WWII Veteran Celebrates 100th Birthday24 February 2023
The living legend served in New Guinea and Morotai with the Australian Army during WWII.
WWII veteran Keith Buck
Best described as a devout family man, loyal friend, sports enthusiast and honourable serviceman, Brisbane-based decorated former Commando, Keith Buck, celebrated his 100th birthday with his nearest and dearest on Friday 24 February.
Coming from a family line with a deep connection to the Australian Defence Force, the intergenerational influence of the Buck lineage extends back to the shores of Gallipoli where Keith’s farther, William Henry Buck, was a member of the 5th Light Horse Regiment.
Following in his father’s footsteps, Keith’s career in the Australian Army began at the age of 19 and took him far beyond his own backyard as he was called to serve across the globe.
From undertaking deployments in New Guinea and Morotai during WWII and serving in the Japanese Occupational Forces, Keith had a robust career in the Army that spanned multiple decades, despite originally having his sights set on serving in the Navy. Both of his sons, Dennis and Raymond also went on to join the Navy and Air Force.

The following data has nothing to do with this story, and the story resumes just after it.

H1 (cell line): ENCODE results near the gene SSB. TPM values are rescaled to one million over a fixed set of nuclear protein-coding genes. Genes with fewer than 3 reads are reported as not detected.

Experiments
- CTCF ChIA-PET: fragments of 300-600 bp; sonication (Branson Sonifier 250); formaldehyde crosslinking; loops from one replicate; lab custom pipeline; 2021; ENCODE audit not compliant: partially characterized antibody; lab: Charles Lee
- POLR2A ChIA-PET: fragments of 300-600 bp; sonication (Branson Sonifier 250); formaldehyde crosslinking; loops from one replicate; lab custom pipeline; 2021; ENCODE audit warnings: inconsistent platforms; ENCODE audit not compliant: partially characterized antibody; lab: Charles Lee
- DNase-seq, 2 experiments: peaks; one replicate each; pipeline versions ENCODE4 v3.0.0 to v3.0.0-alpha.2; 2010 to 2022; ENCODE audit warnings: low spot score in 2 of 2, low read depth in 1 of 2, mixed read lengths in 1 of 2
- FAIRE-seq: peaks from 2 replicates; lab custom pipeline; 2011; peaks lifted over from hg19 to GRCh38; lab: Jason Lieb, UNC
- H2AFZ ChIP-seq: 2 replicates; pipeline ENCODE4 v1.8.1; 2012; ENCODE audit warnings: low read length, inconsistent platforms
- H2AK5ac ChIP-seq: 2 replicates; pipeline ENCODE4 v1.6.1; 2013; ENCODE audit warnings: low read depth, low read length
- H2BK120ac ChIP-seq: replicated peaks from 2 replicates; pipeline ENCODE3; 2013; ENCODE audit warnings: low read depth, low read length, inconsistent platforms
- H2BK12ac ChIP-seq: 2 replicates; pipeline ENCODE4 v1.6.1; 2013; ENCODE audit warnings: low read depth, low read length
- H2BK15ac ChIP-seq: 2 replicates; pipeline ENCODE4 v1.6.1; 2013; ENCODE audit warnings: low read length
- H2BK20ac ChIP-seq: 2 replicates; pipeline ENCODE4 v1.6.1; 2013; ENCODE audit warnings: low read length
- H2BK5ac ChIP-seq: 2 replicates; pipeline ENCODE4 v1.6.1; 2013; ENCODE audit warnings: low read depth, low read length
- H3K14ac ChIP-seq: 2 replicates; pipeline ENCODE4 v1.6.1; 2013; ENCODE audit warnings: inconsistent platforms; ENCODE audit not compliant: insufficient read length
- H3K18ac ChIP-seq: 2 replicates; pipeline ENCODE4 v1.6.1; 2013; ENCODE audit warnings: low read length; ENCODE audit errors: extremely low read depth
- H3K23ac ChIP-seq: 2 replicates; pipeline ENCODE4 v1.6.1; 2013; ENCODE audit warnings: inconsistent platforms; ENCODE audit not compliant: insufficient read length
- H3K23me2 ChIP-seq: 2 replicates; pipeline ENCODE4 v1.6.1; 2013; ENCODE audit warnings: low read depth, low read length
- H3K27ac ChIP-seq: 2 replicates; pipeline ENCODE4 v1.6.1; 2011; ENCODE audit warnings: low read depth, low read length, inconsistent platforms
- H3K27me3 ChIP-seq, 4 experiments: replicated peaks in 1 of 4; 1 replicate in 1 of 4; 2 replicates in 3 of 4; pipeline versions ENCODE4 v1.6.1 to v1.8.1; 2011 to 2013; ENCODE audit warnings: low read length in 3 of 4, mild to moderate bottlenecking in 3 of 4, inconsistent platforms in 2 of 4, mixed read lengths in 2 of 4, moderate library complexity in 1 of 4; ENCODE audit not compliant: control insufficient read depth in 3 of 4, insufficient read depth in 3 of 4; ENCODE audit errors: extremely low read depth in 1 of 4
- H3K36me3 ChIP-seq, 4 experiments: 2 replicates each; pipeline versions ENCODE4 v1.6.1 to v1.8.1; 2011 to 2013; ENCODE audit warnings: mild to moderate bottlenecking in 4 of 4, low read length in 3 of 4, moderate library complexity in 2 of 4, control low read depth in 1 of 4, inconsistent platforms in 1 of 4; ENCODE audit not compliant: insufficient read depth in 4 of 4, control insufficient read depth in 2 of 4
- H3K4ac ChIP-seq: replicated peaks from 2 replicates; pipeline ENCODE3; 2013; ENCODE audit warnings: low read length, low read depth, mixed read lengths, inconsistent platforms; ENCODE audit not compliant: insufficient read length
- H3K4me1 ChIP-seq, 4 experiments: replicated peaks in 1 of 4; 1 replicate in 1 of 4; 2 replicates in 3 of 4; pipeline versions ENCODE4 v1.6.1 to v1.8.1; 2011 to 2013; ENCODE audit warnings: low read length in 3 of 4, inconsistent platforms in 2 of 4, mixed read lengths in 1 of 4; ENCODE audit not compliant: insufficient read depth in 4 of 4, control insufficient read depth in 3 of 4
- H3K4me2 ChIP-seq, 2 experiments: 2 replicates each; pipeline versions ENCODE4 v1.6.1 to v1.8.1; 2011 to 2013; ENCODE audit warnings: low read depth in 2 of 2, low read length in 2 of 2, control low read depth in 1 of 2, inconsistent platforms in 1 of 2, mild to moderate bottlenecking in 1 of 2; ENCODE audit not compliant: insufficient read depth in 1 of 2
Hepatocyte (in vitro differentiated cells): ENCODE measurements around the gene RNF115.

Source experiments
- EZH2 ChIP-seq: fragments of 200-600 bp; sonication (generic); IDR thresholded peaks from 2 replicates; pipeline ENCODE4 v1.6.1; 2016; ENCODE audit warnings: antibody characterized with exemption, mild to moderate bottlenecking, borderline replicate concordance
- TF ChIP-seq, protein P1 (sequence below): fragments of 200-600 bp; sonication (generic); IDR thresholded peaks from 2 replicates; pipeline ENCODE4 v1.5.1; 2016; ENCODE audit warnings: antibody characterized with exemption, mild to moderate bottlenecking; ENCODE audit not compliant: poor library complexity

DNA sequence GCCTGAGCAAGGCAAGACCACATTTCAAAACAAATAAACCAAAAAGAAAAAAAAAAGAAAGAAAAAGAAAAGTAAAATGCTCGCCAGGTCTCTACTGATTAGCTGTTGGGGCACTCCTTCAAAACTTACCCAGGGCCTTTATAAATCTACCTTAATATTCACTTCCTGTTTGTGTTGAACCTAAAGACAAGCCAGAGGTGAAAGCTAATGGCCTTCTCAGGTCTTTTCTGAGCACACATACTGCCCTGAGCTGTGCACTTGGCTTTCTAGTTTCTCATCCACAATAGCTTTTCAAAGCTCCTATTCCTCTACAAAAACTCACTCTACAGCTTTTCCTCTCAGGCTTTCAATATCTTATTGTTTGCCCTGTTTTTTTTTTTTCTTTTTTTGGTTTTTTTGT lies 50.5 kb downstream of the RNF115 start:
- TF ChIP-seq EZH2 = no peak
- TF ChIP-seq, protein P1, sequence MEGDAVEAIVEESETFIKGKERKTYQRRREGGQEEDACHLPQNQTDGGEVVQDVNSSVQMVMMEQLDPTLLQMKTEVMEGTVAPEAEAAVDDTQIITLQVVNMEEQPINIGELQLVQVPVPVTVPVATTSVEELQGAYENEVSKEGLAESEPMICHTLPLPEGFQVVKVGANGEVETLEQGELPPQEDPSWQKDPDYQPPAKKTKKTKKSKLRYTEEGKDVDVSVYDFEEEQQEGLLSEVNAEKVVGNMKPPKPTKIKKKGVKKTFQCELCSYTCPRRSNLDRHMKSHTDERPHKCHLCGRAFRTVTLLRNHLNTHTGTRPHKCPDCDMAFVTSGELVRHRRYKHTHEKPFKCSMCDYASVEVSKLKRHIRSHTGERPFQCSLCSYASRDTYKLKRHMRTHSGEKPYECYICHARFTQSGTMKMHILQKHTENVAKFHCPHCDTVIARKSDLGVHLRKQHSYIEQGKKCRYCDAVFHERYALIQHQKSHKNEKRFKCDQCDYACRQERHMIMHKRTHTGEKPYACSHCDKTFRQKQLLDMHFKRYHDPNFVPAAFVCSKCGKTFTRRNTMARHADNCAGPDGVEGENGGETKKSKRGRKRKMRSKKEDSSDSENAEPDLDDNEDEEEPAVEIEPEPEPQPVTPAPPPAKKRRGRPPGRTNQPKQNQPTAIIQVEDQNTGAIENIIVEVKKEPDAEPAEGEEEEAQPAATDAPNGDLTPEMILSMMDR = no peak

During his distinguished career, Keith was awarded the 1939–1945 Star, Pacific Star, War Medal 1939–1945, Australian Service Medal 1939-1945, Australian Service Medal 1945 - 1975 (Japan), Australian Defence Medal, and Efficiency Medal with two clasps.
A highlight of his career, Keith took part in a ceremony in 1963, laying-up of the colours of the WWI 5th and 11th Light Horse Regiments in Brisbane's St. John’s Cathedral.
Keith as a young man in the Australian Army
As Keith now reflects on his 100th birthday, he said that his number one life achievement is his family.
“There were many opportunities that made my experience in the ADF incredibly memorable, but without a doubt, my greatest achievement was and always will be, my family,” Keith said.
“For me, my time in service definitely instilled the value of mateship, and that is a quality which has stood the test of time and shaped my life in a very real way.”
Now, Keith is the last surviving member of his section, making commemorations such as ANZAC Day profoundly meaningful as he takes the time to pause and reflect on his time in service and remember his mates who are no longer here with him.
“ANZAC Day means a lot to me because of the memories that I’ve had. They’ve been terrific. It’s something that you don’t lose,” he said.
As a long-standing member of the Centenary RSL Sub Branch, Keith has led a life of unwavering commitment to his country, community and family.
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